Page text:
Steve Douglas (skateboarder)

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Steve Douglas
Born 1967
North London, United Kingdom
Occupation Vice president of Dwindle Distribution
Website Dwindle Distribution

Steve Douglas is a retired professional skateboarder and longtime employee of the skateboard industry from London, United Kingdom (UK). Since April 2014, he has been the Vice President (VP) of Dwindle Distribution.[1]


Early life[edit]

Douglas was born in 1967 in North London. He began skateboarding at the age of 10 at various skateparks in the city, such as Uxbridge, Skate City, Rolling Thunder skate park, Crystal Palace Vert Ramp, and Harrow Skate Park. Douglas frequented Harrow from the day it opened, along with Rodga Harvey, John Sablosky and Jeremy Henderson. Later, the "H-Boyz crew" Douglas helped found would become regulars at Harrow Skate Park.


In 1981, at the insistence of skate-photographer Tim Leighton-Boyce, Douglas began entering English Skateboard Association (ESA) contests. He won all the "under-16" events that he had entered.[citation needed] Douglas' success caught the attention of American sponsors such as Madrid Skateboards, Vans Shoes, Independent Trucks and Quicksilver Surf Wear[citation needed].

Throughout the early 1980s, Douglas wrote and published a skateboarding magazine with Benjamin Thomas called Go For It!, named after a Stiff Little Fingers record. In the absence of any other topical periodical Douglas and Thomas' magazine became influential within the British skateboarding scene. A total of 16 issues were produced, the last three of which were in a glossy, printed form. The penultimate issue, entitled the Swindle Issue, only had one glossy cover.[citation needed]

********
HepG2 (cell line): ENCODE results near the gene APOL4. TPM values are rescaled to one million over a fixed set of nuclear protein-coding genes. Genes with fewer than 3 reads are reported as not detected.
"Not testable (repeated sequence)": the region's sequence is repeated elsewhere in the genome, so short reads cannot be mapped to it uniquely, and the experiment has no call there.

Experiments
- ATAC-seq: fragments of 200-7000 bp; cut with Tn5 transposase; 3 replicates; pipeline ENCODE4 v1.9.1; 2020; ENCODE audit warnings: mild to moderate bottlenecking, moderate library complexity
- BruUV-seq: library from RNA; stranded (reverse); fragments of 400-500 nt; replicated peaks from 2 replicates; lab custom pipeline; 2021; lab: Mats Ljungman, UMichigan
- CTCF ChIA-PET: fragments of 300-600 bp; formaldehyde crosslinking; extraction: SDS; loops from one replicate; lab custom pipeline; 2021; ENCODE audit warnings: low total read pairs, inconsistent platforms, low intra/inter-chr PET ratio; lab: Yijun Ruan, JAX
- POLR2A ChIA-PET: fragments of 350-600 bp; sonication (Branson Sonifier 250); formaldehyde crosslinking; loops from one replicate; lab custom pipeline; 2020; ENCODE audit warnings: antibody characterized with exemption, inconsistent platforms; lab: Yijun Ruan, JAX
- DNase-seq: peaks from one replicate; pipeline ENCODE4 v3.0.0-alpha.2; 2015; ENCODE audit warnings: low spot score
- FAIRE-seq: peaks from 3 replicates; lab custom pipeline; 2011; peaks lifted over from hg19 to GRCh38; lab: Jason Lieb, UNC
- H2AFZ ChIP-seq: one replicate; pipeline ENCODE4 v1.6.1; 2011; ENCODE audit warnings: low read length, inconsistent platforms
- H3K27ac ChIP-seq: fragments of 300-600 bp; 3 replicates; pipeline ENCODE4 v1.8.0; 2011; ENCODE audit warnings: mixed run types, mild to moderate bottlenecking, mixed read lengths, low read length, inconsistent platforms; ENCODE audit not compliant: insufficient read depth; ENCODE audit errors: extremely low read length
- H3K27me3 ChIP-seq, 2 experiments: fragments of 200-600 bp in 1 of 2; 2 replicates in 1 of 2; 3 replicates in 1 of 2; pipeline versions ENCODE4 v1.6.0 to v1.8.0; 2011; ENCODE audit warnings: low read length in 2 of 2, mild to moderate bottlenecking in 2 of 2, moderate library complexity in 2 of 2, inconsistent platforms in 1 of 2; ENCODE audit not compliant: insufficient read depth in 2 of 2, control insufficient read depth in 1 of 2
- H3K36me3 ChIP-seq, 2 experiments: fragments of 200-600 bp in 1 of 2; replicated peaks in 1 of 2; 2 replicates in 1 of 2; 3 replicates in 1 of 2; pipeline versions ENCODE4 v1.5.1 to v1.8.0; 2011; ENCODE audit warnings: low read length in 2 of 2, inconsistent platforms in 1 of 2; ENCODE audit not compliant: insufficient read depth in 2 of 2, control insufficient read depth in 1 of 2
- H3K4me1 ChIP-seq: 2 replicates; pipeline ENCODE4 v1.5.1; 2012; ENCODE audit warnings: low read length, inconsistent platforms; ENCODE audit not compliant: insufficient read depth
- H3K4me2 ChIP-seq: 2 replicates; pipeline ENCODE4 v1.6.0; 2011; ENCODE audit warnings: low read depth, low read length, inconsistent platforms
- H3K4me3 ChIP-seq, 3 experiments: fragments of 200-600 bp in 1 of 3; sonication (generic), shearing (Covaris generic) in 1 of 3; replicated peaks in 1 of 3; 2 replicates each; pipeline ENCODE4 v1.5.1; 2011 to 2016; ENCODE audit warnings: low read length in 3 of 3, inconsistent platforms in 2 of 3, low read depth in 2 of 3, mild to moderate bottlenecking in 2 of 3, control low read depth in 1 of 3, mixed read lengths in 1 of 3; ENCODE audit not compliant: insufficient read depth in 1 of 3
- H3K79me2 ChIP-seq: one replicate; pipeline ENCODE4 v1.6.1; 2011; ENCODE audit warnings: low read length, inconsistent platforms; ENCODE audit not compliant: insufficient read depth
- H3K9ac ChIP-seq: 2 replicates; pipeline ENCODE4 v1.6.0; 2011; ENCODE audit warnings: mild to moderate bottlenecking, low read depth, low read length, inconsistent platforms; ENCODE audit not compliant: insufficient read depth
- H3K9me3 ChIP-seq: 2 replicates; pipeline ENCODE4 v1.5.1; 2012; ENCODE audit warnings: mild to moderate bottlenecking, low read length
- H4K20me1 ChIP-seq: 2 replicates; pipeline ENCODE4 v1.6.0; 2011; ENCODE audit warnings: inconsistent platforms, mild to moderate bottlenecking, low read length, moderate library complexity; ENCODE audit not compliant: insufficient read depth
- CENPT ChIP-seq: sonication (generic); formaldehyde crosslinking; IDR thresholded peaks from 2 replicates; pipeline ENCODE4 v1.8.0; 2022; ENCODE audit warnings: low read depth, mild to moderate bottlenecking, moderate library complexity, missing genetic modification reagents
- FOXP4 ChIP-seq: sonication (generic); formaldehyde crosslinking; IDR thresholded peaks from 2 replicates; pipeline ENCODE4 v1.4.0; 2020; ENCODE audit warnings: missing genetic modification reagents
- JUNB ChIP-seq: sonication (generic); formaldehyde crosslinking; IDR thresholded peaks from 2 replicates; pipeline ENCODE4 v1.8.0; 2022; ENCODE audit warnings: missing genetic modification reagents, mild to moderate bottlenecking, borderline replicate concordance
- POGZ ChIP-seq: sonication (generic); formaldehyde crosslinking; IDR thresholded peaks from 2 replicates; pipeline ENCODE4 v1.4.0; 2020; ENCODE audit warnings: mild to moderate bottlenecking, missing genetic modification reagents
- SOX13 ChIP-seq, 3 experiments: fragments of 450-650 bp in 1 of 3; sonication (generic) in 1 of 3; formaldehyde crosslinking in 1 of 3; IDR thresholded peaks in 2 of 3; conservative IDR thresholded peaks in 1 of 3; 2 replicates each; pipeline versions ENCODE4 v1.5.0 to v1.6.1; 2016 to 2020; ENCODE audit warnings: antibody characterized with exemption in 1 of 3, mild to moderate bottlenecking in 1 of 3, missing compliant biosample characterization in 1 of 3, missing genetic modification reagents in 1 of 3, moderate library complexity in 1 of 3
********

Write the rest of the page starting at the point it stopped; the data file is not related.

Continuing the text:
In 1984, the ESA[expand acronym] managed to convince their US counterparts, the NSA, to label their contest series as a 'world championship' so the ESA could obtain government grants to send a UK team to participate. The first-ever UK team included Douglas, Harvey, Lucian Hendrix, and Sean Goff.

In 1986, following the release of a Go For It! calendar, Douglas prioritized overseas work commitments and Go For It! closed. By this time, Tim Leighton-Boyce's R.A.D. publication was available, followed by Shane Rouse's Skate Action and Steve Kane's Skateboard.[citation needed]

Douglas was assigned a professional status in 1987 by his skateboard deck sponsor, Schmitt Stix[citation needed]. The company released a Douglas signature model deck in 1988, which featured a picture of a spoof beer bottle label with the caption: 'Imported from Crystal Palace, London, England'.[2]

After releasing a final signature model, Paul Schmitt decided to dissolve Schmitt Stix, at Douglas' behest. Schmitt then relaunched under a new name, 'New Deal Skateboards,' with a new team, new product line and renewed focus. Schmitt, a notable international skateboard manufacturer at that time, created the new brand with Douglas and Andy Howell.[3] Douglas used the 'New Deal' name to co-found a skate shop in London, originally located in a retail unit in the Harrow and Wealdstone shopping mall and later moved to Harrow Solid Surf Skatepark.